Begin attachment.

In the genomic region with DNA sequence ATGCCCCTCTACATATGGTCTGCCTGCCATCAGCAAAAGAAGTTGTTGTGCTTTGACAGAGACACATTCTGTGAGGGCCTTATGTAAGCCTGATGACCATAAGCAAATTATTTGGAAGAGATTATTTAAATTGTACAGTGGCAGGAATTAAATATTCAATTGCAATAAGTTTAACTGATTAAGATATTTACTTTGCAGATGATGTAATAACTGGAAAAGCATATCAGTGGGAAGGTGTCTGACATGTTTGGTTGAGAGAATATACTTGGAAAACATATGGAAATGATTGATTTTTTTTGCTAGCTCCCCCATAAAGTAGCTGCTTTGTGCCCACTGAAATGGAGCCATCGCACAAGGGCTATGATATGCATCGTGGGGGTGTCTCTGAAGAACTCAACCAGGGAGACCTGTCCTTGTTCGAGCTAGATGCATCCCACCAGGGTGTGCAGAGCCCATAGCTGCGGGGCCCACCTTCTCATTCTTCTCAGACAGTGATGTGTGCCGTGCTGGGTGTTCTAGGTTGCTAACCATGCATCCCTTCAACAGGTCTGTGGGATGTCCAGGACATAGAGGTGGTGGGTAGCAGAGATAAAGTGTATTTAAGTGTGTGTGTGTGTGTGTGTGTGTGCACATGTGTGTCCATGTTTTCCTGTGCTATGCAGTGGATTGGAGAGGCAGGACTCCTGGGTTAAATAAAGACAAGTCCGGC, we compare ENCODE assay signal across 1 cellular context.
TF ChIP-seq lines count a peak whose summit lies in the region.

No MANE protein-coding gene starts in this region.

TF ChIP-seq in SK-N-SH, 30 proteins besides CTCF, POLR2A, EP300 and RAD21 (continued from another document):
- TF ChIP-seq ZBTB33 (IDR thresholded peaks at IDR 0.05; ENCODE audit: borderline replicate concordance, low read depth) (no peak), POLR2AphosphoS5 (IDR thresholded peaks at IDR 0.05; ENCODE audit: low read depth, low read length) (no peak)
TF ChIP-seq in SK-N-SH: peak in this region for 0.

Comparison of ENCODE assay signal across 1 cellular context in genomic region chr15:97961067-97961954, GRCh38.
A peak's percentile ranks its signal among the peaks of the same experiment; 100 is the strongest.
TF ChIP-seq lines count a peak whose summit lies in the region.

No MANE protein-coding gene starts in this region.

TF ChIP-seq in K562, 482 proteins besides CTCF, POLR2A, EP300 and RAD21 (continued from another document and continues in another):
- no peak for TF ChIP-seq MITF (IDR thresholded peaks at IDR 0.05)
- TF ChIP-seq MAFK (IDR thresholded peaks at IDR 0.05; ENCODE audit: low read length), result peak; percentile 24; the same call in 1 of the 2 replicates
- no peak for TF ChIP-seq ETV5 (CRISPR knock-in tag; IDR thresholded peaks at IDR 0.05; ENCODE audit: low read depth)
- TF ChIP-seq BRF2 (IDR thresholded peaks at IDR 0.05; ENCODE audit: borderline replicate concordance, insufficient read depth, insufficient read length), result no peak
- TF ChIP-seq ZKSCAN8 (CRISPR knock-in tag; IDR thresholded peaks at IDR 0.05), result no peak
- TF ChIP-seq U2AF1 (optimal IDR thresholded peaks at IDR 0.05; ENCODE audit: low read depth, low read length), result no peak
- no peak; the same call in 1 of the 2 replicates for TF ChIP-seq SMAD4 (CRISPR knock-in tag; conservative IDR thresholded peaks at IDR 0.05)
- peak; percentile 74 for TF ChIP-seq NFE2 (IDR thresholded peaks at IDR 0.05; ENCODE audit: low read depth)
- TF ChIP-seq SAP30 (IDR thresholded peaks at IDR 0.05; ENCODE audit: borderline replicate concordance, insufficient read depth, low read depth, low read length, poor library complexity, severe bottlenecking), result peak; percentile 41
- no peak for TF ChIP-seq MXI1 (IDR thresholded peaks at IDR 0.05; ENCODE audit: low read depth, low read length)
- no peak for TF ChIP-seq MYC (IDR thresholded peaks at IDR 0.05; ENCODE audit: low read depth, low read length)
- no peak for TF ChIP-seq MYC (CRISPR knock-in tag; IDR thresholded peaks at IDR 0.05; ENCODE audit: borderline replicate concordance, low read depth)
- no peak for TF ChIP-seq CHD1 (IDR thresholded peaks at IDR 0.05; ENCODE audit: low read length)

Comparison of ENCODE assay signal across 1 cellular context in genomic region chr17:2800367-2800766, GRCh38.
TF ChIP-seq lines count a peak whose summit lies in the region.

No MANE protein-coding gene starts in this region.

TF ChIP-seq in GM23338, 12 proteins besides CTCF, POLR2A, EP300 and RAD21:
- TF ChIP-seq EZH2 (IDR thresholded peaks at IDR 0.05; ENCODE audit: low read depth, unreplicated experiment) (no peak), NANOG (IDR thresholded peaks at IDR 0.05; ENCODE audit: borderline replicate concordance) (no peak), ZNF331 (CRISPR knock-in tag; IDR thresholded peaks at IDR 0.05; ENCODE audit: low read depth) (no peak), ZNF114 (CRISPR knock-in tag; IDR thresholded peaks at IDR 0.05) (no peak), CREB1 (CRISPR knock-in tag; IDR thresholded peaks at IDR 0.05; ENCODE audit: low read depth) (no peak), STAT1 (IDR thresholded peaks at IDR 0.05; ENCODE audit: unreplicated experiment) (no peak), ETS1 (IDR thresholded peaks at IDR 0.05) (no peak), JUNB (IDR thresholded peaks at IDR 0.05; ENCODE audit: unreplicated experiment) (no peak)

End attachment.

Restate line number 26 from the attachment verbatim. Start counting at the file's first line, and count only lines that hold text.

TF ChIP-seq lines count a peak whose summit lies in the region.